With the design method of a semiconductor integrated circuit according to the second embodiment, when the multiple via cell 97 is placed as a via to connect wires, the vicinity of the patterns 51 a, 52, and 53 around the multiple via cell 97 is searched for the candidate OPC hot spot. When the candidate hot spot is extracted, the multiple via cell 97 is replaced with the different via cell 96. As shown in FIG. 58, this prevents occurrence of a short hot spot or the like caused by the multiple via cell 97 being adjacent to the pattern 52 as shown in FIG. 57 even in the lithography rule check. It is therefore possible to design a semiconductor integrated circuit with higher yield.

THIRD EMBODIMENT

Computer Automated System

As shown in FIG. 59, a design system according to a third embodiment includes a routing module 13 a and a layout memory 14 b. The routing module 13 a includes a spacing module 131, a widening module 132, and a routing modification module 133. The layout memory 14 b includes a routing space memory 1431 and a wire width information memory 1432.

The routing space memory 1431 stores information to expanding spacing between wires. For example, the critical area (an area including a short defect) of the random defect is used as an indicator. The routing space memory 1431 stores a rule to reduce the critical area. As shown in FIG. 63, when the patterns 31 to 33 having relatively small routing spaces are placed on the layout, the routing space memory 1431 stores information to increase the routing spaces between the patterns 31 to 33 by folding end portions of the patterns 31 to 33 as shown in FIG. 64.

The wire width information memory 1432 of FIG. 59 stores information on parameters to increase the wire width according to the distance between adjacent wires as shown in FIGS. 60A and 60B. Examples of the stored width widening information are as shown in FIG. 60B: information to increase the wire width by 0.045 μm as a correction value 1 of a pattern 65 when a distance d1 between the pattern 65 and a pattern 66 is not less than 0.3 μm and less than 0.4 μm; information to widening the wire width by 0.060 μm as the correction value 1 when a distance d2 between the pattern 65 and a pattern 67 is not less than 0.6 μm.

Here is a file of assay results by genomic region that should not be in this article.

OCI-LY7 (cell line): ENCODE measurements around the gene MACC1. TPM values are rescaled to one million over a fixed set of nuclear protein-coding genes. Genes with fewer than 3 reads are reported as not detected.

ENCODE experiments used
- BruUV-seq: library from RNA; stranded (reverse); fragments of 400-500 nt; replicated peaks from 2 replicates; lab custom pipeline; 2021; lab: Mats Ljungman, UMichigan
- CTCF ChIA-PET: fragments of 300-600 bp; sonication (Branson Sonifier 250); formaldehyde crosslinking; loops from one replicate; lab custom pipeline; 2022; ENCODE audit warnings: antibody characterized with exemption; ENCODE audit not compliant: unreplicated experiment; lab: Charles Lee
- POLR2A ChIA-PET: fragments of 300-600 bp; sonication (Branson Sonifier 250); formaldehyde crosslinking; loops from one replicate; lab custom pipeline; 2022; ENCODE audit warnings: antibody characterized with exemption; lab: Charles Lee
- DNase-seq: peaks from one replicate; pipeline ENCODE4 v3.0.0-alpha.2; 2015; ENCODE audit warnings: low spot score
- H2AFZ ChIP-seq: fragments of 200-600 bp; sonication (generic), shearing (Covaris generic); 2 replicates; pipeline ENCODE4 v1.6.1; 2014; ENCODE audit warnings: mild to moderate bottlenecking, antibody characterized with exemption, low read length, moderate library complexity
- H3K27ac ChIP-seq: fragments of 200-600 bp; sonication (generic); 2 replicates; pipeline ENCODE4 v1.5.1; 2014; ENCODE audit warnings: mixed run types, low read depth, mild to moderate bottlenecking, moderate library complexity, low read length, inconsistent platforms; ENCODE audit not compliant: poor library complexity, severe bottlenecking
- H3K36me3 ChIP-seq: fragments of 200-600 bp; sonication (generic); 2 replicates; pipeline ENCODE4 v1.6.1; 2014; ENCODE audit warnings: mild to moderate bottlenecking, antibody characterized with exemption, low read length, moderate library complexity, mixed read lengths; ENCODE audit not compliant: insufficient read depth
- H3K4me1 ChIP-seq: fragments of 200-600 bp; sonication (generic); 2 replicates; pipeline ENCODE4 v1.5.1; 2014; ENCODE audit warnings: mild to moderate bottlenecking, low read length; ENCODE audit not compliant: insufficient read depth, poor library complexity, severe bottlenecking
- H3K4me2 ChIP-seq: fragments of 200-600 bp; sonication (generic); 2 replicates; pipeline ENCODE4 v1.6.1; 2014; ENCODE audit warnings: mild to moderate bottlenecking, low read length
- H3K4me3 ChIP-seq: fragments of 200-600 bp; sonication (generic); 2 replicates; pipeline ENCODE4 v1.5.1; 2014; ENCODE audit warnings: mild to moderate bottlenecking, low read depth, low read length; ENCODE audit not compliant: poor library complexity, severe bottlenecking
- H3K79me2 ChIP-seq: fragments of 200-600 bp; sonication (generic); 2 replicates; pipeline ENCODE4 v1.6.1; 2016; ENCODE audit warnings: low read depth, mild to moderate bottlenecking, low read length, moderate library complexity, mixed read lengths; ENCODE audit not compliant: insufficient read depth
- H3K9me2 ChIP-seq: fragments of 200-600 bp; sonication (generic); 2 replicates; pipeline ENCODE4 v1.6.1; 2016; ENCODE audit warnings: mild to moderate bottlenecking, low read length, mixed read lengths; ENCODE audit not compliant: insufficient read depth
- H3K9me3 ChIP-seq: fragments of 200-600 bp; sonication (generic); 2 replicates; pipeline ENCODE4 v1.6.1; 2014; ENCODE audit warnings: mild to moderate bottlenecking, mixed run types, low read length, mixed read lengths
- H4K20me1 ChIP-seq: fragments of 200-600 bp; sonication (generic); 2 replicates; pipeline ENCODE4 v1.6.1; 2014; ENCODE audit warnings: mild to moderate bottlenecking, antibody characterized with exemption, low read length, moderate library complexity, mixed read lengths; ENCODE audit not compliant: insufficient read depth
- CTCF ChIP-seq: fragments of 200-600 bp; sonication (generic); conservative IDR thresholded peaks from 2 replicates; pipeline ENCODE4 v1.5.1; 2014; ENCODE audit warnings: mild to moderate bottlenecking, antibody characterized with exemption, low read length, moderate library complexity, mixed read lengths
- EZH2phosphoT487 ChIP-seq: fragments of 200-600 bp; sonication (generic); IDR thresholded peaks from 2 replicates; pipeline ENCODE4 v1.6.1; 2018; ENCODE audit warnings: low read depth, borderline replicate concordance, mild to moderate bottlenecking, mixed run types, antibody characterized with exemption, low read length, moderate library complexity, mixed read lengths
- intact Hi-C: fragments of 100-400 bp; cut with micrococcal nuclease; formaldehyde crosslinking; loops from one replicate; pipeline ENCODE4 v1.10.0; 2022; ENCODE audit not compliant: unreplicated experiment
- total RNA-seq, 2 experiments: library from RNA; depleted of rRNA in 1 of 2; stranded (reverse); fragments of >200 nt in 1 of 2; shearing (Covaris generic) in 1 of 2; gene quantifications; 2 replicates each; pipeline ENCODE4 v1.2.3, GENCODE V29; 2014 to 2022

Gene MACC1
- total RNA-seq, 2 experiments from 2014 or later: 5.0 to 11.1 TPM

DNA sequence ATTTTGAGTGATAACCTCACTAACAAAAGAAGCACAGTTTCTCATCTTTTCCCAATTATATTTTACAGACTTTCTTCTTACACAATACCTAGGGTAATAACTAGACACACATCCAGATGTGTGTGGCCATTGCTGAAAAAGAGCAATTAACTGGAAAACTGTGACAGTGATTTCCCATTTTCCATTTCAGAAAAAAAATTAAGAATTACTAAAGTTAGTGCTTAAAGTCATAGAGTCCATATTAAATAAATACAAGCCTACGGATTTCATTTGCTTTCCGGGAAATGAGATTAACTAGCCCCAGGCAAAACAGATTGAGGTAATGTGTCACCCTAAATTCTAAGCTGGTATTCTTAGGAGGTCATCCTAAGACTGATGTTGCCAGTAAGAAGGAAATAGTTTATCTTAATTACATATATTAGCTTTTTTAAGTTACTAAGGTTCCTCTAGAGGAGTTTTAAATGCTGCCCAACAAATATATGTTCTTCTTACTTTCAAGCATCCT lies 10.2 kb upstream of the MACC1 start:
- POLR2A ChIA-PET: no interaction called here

The process to increasing the width of wires can be performed also for the purpose of securing a lithography margin. However, the third embodiment provides a system capable of executing the process to further increase the width of patterns of wires as the measure for random defects.

The spacing module 131 of FIG. 59 reads the routing space information of the routing space memory 1431. When the layout designed by the layout module 10 includes adjacent wires which could be problematic in design, the spacing between adjacent wires is increased. The widening module 132 reads the wire width information in the wire width information memory 1432 and increase the width of wires in the layout placed by the layout module 10. The other members are substantially the same as those of the design systems of a semiconductor integrated circuit according to the first and second embodiments.

Computer Automated Method

A description is given of a computer automated method of designing a semiconductor integrated circuit according to the third embodiment using flowcharts of FIGS. 61 and 62.

In step S1 of FIG. 61, various types of information necessary for layout design, verification, and modification of a semiconductor integrated circuit are inputted into the design information memory 17 and program memory unit 6 of FIG. 1 through the input unit 4 of FIG. 1. In step S3, the routing space information and wire width information of wires placed in the chip area are inputted into the routing space memory 1431 and the wire width memory 1432 of FIG. 59 through the input unit 4.

In step S10, the layout module 10 reads the design information stored in the design information memory 17, the layout information stored in the layout memory 14, and the like and places cells, wires, vias, and the like in the chip area. In step S11, the floorplan module 11 reads the design information stored in the design information memory 17, creates a floorplan of the semiconductor integrated circuit, and then stores information on the floorplan in the layout memory 14. In step S12, the placement module 12 reads the information on the floorplan stored in the layout memory 14 and places logic and macro cells or high-yield cells in the chip area.

In step S13, the routing module 13 reads the floorplan stored in the layout memory 14. The routing module 13 routes wires and connect wires with vias and contacts in the chip area. In step S15, the routing module 13 reads the routing space information stored in the layout memory 14 b of FIG. 59 and increases the routing space in the layout. The step S15 is described later in detail. In step S20, the layout designed in the step S10 is verified. Instep S30, the layout modification module 30 reads the layout modification information stored in the layout modification memory unit 16 and judges hot spots of the layout and modifies the hot spot based on a transfer image of the layout.